There were two brothers both called Percy. Men said they were perhaps not so close, but rather men who spoke few words who were indeed close. The truth of this was demonstrated when the elder Percy was taken ill.
At death’s door he called in his wife and servants. “Send for my brother,” he told them, “and tell him to make ready the funeral arrangements.”
Percy fell into unconsciousness, but just when it was thought he was dead, he awoke and called again to his wife and servants.
“I have just come from my brother’s house,” he said, “where he told me to make ready the funeral arrangements for him.”
When he felt stronger, they all went to his younger brother’s house and found that it was as Percy dreamed.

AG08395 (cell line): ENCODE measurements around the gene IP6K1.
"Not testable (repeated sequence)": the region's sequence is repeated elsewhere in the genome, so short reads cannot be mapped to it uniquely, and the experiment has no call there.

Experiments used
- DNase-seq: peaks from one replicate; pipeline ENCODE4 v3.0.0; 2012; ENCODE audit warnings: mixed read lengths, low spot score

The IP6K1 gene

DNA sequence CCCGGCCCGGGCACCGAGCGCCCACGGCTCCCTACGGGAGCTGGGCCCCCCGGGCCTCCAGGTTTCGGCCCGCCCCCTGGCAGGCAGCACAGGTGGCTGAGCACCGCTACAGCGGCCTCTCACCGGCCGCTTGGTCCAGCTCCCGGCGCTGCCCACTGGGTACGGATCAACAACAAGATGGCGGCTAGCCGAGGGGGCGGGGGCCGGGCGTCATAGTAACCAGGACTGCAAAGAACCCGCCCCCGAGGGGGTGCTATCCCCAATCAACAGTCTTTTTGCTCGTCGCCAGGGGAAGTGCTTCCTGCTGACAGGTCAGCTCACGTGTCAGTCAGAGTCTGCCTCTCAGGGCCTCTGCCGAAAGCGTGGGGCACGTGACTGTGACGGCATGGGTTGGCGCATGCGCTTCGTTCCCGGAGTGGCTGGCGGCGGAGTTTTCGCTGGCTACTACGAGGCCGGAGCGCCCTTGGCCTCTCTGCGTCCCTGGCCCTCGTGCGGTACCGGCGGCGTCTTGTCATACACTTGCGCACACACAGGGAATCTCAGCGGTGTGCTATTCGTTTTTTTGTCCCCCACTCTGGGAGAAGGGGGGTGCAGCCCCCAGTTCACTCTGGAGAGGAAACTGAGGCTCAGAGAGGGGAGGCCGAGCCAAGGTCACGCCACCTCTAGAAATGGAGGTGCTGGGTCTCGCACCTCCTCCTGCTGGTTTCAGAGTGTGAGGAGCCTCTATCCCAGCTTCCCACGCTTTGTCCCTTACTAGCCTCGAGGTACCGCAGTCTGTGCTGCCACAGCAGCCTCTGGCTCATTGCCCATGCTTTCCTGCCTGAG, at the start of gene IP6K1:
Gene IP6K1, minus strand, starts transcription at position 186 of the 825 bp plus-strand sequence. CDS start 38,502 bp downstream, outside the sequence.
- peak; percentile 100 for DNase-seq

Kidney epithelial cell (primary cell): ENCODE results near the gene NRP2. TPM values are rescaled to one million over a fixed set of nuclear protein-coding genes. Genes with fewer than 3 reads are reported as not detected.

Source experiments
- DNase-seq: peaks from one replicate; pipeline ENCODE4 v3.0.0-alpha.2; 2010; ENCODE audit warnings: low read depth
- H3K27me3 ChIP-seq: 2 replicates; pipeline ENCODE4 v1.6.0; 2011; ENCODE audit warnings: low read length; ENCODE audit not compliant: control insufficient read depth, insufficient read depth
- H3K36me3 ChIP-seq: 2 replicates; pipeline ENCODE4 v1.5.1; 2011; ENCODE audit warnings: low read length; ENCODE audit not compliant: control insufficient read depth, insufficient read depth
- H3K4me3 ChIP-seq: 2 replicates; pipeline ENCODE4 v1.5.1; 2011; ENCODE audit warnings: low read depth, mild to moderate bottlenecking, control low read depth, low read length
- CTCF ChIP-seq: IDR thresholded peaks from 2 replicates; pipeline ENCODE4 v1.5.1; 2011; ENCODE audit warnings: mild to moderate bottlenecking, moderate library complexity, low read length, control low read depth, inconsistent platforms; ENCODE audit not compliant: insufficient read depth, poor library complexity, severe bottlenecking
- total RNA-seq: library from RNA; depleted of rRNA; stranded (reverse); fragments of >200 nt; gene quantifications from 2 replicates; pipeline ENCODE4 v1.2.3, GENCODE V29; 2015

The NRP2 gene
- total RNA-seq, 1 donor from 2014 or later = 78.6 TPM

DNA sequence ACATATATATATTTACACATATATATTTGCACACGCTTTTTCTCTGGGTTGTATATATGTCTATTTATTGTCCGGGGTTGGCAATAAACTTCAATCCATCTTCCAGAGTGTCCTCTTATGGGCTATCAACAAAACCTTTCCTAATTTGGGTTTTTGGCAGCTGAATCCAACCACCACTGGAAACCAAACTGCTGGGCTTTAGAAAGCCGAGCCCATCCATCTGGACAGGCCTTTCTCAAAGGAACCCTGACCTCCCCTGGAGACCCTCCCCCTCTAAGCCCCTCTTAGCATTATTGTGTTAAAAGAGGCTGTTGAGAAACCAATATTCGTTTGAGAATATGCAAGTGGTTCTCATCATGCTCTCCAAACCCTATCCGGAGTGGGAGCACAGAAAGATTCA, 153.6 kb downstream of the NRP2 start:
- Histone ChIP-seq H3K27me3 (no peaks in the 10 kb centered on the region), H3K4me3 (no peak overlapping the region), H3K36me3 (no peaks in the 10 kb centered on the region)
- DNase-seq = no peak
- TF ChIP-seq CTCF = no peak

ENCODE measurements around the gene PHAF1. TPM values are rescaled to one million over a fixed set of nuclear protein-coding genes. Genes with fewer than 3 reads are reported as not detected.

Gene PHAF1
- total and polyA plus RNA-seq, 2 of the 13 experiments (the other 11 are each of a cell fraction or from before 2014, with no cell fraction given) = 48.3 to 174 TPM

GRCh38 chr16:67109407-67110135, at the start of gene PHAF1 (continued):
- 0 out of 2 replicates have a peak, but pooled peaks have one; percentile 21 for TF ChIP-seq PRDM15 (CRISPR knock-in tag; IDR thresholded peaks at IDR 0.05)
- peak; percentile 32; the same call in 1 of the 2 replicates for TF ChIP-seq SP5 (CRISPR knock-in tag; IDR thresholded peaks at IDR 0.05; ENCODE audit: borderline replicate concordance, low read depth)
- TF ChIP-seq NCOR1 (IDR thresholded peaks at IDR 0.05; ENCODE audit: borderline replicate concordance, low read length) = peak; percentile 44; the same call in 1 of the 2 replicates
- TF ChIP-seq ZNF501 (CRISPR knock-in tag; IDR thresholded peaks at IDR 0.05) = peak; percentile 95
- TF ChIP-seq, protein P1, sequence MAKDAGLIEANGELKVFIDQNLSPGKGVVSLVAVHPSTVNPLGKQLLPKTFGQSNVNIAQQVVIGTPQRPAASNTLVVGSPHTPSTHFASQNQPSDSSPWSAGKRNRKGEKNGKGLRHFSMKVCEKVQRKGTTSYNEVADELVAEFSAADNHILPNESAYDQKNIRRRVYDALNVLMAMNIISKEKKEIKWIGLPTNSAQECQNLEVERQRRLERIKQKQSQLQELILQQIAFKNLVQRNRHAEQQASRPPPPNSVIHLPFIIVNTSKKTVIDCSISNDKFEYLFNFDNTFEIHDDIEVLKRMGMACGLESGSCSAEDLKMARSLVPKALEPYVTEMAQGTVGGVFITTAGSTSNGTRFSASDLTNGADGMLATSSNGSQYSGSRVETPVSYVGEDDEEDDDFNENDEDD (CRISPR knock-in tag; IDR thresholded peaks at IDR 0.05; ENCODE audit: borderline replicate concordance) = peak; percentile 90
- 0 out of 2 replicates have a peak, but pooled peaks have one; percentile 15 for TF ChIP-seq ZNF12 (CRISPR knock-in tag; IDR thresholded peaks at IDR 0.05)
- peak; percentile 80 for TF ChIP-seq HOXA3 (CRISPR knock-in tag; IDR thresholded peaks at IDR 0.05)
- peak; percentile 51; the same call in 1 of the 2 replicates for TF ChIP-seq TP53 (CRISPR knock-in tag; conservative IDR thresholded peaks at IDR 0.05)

Then Percy called to his brother’s daughter. “Go to the bottom of the garden,” he said. “There you will find a tree with a knot. At the foot of the tree my brother has left his heart.”
It was as he said. At the foot of the tree was buried a strong box and in the strong box was his brother’s fortune.
On hearing this story, retold by Scheherazade, the Sultan said nothing.
The following day, he sent for the Vizier.
“Go to my brother’s house,” he said, “and bring him this gift.”
He commanded his servants to accompany the Vizier with a strong-box of money.
In this way, it is said, the Sultan was reconciled with his brother after twenty years of silent recrimination.